Computational Application and Quantitative Methods in Archaeology International Conference
Posted by j.laird
on 14 September 2022 - 4:30pm
By SSI Fellow Emma Karoune.
The Computational Application and Quantitative Methods in Archaeology (CAA) International Conference is an annual event that brings together archaeologists, mathematicians and computer scientists. There are presentations, posters and workshops on a wide range of topics such as data acquisition and recording, conceptual modelling, data analysis, data management, digital 3D reconstruction, geophysics and GIS - all with an archaeology focus.
This year's conference took place inOxford in August and it was the first for a few years to allow in person attendance. However, the organisers made sure that the whole conference was accessible through also providing full online attendance for giving talks and taking part in sessions. This was well organised and all sessions ran smoothly with particular care taken to allow attendees to ask questions whether you were in the room or attending virtually. This is not easy to achieve at such a large conference so I want to extend my thanks to the organisers for making this happen.
I attended the conference in Oxford and presented a talk in the session on ‘Workflows and experiences on collaborative working and community building using digital tools’ (Session 15). This session aimed to discuss the rise in distributed teams and the implementation of digital tools such as communication channels like Slack or Signal, co-writing tools such as Google Docs or Overleaf, the use of online data and output repositories such as Open Science Framework or Zenodo, as well as code development and version control tools such as GitHub and GitLab.
The talks in this session were varied, including my presentation about our open source working approach for community building in the FAIR Phytoliths project. This included describing the setup of our project in Github for project management and open working throughout the project. I also spoke about how we are building an Open Phytoliths community around the FAIR Phytoliths Project with a focus on training in computational skills and open science practice. We are particularly keen to make our work accessible globally and we have just built a multi-lingual website (Open Phytoliths (open-phytoliths.netlify.app)). We have a large number of researchers in our community that speak Spanish as their first language so we want to make sure that all of the work and training we do is accessible to them.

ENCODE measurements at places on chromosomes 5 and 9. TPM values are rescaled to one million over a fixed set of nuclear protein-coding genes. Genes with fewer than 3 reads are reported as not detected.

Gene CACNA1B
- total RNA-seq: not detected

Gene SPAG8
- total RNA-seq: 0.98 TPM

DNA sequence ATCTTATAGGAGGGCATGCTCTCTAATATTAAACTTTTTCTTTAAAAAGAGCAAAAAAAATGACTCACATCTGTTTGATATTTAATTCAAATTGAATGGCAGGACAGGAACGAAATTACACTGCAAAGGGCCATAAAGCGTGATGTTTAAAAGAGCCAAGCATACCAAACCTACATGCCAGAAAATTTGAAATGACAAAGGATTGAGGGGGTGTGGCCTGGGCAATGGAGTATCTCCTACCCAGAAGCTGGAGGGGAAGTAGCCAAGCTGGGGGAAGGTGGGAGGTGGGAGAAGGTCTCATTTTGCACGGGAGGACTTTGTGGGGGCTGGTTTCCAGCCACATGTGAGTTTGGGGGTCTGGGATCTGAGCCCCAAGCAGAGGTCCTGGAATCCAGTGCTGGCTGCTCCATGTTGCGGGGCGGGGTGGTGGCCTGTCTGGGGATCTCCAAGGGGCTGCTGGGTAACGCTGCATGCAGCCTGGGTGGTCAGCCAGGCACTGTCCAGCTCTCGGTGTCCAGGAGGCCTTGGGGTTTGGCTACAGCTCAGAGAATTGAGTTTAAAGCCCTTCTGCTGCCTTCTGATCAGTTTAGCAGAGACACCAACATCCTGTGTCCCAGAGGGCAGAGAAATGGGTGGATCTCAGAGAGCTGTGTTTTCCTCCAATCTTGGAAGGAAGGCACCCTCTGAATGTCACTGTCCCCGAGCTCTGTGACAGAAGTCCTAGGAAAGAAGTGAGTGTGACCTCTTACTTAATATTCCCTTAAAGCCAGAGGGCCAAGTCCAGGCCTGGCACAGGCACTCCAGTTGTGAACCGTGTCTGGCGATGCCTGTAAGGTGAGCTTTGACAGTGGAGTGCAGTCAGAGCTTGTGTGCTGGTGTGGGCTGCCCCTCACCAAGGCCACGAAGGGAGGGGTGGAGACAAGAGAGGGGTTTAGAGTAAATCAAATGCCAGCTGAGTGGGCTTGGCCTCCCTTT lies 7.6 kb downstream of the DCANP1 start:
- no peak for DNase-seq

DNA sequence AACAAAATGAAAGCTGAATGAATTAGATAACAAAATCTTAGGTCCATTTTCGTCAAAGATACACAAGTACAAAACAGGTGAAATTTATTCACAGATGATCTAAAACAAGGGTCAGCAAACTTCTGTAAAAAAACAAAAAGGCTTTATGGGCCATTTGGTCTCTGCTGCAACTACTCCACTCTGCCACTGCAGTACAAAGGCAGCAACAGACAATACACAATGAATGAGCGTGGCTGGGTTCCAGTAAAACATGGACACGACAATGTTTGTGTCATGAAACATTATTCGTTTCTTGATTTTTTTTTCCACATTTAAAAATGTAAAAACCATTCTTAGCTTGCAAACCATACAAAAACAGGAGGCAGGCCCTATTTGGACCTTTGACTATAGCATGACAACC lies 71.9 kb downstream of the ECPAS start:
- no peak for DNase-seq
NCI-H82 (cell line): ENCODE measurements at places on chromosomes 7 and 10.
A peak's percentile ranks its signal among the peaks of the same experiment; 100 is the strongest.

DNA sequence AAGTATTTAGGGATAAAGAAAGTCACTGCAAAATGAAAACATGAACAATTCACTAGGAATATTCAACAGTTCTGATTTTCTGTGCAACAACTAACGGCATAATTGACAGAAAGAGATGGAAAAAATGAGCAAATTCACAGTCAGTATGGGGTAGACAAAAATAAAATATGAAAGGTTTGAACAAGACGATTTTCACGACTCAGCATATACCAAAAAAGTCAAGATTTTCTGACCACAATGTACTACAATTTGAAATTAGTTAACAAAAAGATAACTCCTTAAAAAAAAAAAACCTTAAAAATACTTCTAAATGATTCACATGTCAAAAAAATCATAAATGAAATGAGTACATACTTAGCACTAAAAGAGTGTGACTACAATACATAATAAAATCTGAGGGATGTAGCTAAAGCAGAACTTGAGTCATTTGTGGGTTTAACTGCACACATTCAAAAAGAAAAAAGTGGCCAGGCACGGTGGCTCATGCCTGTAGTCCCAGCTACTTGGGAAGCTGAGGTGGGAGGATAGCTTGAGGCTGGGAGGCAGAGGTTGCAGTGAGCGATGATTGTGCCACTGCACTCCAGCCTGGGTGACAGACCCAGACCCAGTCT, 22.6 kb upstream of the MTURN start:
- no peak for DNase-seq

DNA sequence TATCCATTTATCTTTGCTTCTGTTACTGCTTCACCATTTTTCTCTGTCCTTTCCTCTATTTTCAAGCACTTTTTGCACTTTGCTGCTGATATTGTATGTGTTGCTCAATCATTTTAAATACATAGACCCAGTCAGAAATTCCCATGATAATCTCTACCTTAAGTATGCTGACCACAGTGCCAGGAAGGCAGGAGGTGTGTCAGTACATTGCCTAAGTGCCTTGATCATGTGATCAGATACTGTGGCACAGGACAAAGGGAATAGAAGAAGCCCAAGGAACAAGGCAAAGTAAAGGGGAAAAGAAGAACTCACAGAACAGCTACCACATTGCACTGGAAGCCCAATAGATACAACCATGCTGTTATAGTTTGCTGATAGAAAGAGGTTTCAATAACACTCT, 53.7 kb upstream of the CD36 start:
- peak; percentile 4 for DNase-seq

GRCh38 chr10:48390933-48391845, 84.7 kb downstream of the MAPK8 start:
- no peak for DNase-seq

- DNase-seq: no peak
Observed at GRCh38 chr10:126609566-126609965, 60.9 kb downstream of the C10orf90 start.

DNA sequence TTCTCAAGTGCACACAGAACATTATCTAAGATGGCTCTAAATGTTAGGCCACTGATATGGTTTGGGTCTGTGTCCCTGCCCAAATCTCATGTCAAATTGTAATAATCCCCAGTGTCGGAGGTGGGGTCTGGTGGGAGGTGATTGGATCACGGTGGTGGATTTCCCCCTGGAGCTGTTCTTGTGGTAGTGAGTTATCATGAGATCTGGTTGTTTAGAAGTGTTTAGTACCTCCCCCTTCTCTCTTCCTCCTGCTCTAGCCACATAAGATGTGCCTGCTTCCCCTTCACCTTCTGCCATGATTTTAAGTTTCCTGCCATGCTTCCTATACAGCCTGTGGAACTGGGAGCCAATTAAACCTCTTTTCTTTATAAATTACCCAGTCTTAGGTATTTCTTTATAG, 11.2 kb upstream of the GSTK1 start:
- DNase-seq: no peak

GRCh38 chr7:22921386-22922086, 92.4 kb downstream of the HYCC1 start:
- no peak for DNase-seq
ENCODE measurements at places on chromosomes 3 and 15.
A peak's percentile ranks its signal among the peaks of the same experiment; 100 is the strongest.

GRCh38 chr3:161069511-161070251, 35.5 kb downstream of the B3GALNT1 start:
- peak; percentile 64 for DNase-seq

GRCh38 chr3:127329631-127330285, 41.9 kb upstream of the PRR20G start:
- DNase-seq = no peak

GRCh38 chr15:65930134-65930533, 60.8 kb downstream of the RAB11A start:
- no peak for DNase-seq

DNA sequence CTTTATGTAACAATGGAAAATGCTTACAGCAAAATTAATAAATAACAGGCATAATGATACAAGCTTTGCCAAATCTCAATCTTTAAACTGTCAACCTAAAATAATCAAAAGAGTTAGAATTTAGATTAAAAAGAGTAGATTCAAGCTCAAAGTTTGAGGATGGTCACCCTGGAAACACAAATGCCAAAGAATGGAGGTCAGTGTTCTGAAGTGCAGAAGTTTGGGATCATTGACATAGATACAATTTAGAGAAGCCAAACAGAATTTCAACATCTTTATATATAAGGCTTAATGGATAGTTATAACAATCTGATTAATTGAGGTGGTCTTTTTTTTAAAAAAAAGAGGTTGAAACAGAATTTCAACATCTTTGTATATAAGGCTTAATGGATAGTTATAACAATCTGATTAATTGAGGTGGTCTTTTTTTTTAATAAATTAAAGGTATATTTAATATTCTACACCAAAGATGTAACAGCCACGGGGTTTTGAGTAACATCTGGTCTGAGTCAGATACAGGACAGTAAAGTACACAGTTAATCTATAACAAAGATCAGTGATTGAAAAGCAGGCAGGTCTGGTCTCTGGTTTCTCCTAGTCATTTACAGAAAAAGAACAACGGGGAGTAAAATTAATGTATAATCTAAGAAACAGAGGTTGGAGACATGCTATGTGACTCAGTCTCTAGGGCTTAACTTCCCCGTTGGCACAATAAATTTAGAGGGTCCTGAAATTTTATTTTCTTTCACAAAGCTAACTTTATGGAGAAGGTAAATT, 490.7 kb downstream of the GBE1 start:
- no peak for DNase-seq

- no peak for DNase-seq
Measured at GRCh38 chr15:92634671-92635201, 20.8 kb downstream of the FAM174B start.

There were also talks by Clemens Schmid about the practical challenges of establishing an aDNA data management system, and Martin Hinz talking about his experience of running a CAA special interest group on scientific scripting languages in archaeology.
I was particularly interested in the presentation by Sophie Schmidt and Florian Thiery on collaborative writing using GitHub. They spoke about their familiarity of working with GitHub for software and code development, which led them to implement a similar approach for their writing. They started writing in a single markdown file and changes were organised into pull requests with commits that could be commented on or modified. They also suggested that GitHub could be used for further development of the paper after submission and publication. This is an interesting concept to start to think about how GitHub could be used to collect comments and answers to the paper, maybe for review purposes or for continuous development of a particular new method or idea.
The discussion at the end of this session made a few conclusions: i) digital tools allow us to work in collaborative distributed teams more effectively; ii) there is still a large barrier to working in this way due to the skills needed to use some of the digital tools and scripting languages; iii) and therefore more training is needed to advance and accelerate the implementation of these methods in archaeology.